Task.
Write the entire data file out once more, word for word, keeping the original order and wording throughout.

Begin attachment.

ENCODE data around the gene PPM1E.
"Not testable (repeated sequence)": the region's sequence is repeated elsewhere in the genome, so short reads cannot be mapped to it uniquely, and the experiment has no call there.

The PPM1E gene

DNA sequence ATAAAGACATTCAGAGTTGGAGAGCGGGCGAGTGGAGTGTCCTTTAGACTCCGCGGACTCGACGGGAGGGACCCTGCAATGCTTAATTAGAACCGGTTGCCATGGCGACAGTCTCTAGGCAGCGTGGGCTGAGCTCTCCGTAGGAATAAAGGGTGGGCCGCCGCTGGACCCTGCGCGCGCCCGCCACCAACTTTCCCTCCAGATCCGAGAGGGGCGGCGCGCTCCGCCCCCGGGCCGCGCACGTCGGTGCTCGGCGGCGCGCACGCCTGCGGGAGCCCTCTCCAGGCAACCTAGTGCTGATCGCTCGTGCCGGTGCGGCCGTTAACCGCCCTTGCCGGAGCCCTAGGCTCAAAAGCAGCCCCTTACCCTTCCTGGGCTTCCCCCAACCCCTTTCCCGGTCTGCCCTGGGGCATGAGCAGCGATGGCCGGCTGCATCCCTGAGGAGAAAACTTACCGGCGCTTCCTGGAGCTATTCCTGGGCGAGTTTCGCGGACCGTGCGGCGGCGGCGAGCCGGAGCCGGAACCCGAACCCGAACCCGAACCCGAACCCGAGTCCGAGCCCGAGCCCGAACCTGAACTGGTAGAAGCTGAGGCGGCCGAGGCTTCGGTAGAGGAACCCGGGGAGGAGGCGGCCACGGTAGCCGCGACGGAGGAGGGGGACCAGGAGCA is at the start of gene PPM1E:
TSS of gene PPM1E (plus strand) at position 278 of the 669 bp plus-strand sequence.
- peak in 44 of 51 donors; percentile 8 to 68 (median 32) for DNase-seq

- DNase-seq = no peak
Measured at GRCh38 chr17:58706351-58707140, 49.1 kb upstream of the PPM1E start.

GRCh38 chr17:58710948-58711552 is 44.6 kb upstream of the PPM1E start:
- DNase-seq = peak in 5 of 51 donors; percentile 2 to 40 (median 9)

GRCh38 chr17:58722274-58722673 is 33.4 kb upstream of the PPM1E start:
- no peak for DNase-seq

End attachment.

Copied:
ENCODE data around the gene PPM1E.
"Not testable (repeated sequence)": the region's sequence is repeated elsewhere in the genome, so short reads cannot be mapped to it uniquely, and the experiment has no call there.

The PPM1E gene

DNA sequence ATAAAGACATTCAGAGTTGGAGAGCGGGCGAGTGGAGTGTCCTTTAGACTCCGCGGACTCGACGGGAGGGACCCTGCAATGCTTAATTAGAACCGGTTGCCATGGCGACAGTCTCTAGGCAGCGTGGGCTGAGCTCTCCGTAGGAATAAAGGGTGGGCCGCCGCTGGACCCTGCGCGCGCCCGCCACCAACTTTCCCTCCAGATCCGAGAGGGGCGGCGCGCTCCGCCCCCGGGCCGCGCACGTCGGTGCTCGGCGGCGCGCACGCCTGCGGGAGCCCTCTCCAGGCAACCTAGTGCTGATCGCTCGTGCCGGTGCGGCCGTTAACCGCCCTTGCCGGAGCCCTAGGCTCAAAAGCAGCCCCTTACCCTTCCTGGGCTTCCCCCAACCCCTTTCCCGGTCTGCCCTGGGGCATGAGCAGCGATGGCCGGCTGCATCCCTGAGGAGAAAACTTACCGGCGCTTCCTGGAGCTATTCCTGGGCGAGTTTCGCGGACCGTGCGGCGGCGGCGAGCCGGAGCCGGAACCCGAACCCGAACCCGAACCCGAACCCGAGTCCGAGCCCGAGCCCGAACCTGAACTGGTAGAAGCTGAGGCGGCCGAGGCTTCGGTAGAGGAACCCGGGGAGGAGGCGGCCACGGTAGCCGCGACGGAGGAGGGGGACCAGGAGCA is at the start of gene PPM1E:
TSS of gene PPM1E (plus strand) at position 278 of the 669 bp plus-strand sequence.
- peak in 44 of 51 donors; percentile 8 to 68 (median 32) for DNase-seq

- DNase-seq = no peak
Measured at GRCh38 chr17:58706351-58707140, 49.1 kb upstream of the PPM1E start.

GRCh38 chr17:58710948-58711552 is 44.6 kb upstream of the PPM1E start:
- DNase-seq = peak in 5 of 51 donors; percentile 2 to 40 (median 9)

GRCh38 chr17:58722274-58722673 is 33.4 kb upstream of the PPM1E start:
- no peak for DNase-seq